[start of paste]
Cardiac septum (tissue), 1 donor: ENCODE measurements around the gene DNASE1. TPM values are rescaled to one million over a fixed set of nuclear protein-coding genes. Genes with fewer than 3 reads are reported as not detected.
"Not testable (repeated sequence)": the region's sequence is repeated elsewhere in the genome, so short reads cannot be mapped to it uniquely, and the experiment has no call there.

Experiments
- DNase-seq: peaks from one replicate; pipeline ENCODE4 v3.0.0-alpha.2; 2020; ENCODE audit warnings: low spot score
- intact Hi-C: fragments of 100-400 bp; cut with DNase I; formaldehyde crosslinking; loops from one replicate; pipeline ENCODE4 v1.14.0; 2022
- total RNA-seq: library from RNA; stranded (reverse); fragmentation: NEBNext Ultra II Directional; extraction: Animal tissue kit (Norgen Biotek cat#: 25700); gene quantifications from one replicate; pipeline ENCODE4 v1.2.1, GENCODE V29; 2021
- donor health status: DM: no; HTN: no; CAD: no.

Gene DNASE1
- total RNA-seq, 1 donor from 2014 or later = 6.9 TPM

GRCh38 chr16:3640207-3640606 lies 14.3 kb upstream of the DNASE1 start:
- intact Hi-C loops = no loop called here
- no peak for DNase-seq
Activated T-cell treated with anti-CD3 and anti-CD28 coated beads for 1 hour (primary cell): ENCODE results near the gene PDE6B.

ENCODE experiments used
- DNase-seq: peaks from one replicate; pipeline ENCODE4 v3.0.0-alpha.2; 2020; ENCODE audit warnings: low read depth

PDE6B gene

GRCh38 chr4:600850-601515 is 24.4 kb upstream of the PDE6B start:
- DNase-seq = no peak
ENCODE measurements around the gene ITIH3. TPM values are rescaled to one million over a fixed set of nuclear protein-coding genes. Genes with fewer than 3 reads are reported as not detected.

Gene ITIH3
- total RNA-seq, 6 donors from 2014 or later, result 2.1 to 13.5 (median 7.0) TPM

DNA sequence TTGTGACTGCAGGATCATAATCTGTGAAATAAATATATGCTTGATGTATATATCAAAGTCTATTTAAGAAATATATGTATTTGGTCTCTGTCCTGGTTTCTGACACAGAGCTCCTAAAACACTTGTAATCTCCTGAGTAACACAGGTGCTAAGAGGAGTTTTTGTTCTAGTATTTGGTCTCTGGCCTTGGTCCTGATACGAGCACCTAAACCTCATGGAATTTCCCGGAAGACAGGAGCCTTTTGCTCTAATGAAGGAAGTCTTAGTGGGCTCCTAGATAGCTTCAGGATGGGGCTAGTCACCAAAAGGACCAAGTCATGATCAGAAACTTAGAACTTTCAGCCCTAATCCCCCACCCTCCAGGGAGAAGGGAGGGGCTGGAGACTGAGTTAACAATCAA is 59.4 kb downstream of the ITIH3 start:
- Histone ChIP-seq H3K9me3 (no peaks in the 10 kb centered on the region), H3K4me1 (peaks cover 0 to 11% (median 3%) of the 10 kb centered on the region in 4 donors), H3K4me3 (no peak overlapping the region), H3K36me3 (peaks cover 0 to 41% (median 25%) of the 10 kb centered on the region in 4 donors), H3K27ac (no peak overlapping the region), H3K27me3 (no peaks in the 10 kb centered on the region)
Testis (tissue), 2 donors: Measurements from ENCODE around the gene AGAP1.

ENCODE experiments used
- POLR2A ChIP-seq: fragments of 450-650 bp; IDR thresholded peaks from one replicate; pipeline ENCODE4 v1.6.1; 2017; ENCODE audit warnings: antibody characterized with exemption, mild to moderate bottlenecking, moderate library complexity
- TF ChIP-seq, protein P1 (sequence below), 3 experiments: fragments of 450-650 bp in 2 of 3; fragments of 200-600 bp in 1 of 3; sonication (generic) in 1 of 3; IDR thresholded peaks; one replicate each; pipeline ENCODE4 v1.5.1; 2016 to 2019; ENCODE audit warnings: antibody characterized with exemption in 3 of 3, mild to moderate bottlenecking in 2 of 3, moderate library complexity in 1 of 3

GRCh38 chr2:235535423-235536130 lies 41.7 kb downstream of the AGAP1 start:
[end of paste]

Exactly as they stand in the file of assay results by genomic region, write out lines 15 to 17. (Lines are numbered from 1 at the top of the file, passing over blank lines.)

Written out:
- DNase-seq: peaks from one replicate; pipeline ENCODE4 v3.0.0-alpha.2; 2020; ENCODE audit warnings: low read depth

PDE6B gene

GRCh38 chr4:600850-601515 is 24.4 kb upstream of the PDE6B start: